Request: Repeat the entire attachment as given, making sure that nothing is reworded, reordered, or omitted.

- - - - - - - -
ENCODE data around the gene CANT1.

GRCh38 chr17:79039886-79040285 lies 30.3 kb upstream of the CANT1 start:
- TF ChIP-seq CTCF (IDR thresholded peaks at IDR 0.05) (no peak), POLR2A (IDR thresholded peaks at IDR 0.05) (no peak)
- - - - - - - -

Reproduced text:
ENCODE data around the gene CANT1.

GRCh38 chr17:79039886-79040285 lies 30.3 kb upstream of the CANT1 start:
- TF ChIP-seq CTCF (IDR thresholded peaks at IDR 0.05) (no peak), POLR2A (IDR thresholded peaks at IDR 0.05) (no peak)